LinkedIn: The Unavoidable and Invaluable Platform You Are Using Incorrectly
By Lauren Tanabe
Networking. Why is the word sufficient enough to induce such palpable dread?
As an undergraduate standing at the crossroads of graduate school and medical school, one of the factors I considered was that, in the course of a career at the bench, there would be considerably less interaction with people. It would be just me and my plates of cells and circus of mice. As a shy girl who deflected any attention that came her way, this sounded heavenly to me.
My hermit dreams were smashed, swiftly and jarringly, once I got to graduate school. I was yanked into an unrelenting current of lab meetings, departmental seminars, and international conferences. Every time I presented my data, I battled the nagging angst: What if I sounded stupid? What if I was asked something I didn’t know? The “what ifs” plagued me for days before any presentation, no matter how small. Often at these conferences there would be networking events at the end of an already long day. I would think, “Really?! Haven’t we engaged enough?” Regrettably, I dodged most of these sessions because I lacked the confidence to believe that anyone would want to connect with me. When I did attend, I’d stand in the corner talking to maybe one or two people – not a great way to expand your network if that’s what you’re looking to do.
“It’s not what you know, it’s who you know.” You’ve been hearing this for years, and guess what? It’s the absolute truth. More than 70% of people land jobs through networking, according to studies in the Academy of Management Journal. A recent CareerXroads survey showed that only 15% of positions were filled through job boards. Maybe you’ll be one of the 15%, but I know I’m not willing to take those odds.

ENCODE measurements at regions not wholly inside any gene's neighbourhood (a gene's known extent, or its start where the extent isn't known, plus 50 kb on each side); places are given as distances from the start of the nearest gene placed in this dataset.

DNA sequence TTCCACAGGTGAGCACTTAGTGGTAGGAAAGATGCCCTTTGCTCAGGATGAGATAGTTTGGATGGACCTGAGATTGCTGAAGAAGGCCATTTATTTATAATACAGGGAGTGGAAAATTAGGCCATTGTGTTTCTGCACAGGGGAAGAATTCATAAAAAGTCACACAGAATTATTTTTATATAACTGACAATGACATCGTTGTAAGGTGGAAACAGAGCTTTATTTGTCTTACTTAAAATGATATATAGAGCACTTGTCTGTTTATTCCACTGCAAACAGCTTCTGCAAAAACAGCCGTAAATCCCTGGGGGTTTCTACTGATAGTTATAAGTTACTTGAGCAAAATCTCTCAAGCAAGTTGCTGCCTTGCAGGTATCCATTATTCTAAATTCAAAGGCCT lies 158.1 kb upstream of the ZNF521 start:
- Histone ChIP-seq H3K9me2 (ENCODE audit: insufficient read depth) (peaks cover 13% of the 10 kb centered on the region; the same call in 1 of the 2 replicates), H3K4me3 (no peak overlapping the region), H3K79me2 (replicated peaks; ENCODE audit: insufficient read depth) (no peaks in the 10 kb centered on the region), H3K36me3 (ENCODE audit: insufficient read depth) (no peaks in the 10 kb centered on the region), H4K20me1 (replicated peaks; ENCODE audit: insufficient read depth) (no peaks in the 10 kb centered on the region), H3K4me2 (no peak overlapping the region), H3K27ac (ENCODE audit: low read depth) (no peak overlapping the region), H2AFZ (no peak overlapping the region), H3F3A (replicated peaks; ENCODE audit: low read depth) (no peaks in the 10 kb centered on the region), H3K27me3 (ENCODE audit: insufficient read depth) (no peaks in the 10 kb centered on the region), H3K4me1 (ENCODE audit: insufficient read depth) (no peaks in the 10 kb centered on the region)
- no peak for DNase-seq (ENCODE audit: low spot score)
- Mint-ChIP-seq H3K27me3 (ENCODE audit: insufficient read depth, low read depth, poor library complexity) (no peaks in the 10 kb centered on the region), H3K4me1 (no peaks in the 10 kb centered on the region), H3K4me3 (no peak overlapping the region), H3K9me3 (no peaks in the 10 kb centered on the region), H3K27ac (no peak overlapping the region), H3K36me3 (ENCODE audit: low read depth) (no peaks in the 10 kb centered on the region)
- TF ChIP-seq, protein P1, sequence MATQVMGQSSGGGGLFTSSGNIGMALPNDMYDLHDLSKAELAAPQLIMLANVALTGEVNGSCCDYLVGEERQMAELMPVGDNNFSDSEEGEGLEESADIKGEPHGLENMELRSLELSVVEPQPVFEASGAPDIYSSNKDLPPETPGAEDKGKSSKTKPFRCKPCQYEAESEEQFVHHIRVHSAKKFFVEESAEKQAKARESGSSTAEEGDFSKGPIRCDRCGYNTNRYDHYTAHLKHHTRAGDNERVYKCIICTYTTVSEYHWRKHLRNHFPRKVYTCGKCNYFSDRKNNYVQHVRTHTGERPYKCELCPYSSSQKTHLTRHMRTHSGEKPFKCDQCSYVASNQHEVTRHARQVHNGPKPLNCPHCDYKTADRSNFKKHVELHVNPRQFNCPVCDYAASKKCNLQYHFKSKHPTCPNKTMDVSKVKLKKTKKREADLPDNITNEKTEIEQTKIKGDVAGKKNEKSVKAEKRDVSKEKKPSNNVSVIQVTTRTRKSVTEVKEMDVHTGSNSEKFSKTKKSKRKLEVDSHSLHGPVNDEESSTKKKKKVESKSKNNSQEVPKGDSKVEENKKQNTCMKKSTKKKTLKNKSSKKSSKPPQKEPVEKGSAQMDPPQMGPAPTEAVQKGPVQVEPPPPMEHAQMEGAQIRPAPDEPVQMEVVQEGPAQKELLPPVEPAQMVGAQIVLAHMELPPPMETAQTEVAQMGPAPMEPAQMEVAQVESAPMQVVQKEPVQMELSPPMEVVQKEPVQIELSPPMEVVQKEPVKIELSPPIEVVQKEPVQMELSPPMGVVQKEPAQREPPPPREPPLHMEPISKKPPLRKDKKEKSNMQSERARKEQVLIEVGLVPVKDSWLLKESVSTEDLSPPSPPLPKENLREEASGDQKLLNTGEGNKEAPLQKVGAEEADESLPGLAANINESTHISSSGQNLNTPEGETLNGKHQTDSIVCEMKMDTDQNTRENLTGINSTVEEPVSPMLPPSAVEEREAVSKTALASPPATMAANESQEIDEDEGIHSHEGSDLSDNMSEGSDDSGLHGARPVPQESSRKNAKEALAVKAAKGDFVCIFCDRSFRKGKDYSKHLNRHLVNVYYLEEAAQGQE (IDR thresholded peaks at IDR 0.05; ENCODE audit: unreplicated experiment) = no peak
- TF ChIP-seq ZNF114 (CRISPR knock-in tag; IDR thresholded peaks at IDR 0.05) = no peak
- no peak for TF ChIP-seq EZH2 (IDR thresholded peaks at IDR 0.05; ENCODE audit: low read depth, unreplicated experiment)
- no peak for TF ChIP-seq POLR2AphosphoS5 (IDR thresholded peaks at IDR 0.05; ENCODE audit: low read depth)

For the introverts among us, these numbers may seem daunting, yet relations with others are one of the most primal and natural ways humans survive and thrive. It’s instinctive to reach out and forge symbiotic connections. We network every day without a second thought. Why, then, do networking sites such as LinkedIn seem foreign and impenetrable to some of us? LinkedIn provides the perfect platform for those looking to reach out and learn from others without appearing too vulnerable. But there’s a catch: it must be used strategically and with finesse, especially when a 2013 report by Social Times shows that 94% of recruiters and hiring managers use LinkedIn to vet job candidates. Only 65% use Facebook and 55% Twitter.
I’m no great expert on LinkedIn. Years ago, I created a profile, connected with people I already knew, copied and pasted my resume into the appropriate sections, and even uploaded a photograph. Then I sat back and waited for opportunity to magically appear and transform my life.
Well, I waited for years. And years. A good week consisted of one or two profile views, usually from people already in my network. For a while, the number of views fell depressingly to zero. So I added some publications, every single lab skill I possessed, and even started following groups that were relevant to my job search.
Still, opportunity remained stubbornly shy while I began to fear that I had been right all along – maybe there wasn’t anything I could offer to others. Maybe, despite all those years of rigorous training at the best universities, I remained mediocre. Suddenly, I felt I was standing in the corner of a virtual networking event, all by myself.
LinkedIn offers job seekers a double-edged sword. Wield it wisely, and there is the potential to be seen as a PhD burgeoning with intelligence, wit, and creativity, and to make mutually beneficial relationships with both mentors and mentees, who one day may help you find a new career. But wield it ignorantly, and there’s the risk of remaining hidden under an invisibility cloak or, perhaps even worse, gaining the wrong kind of visibility and alienating possibly beneficial connections by coming on too strong and asking for too much too fast.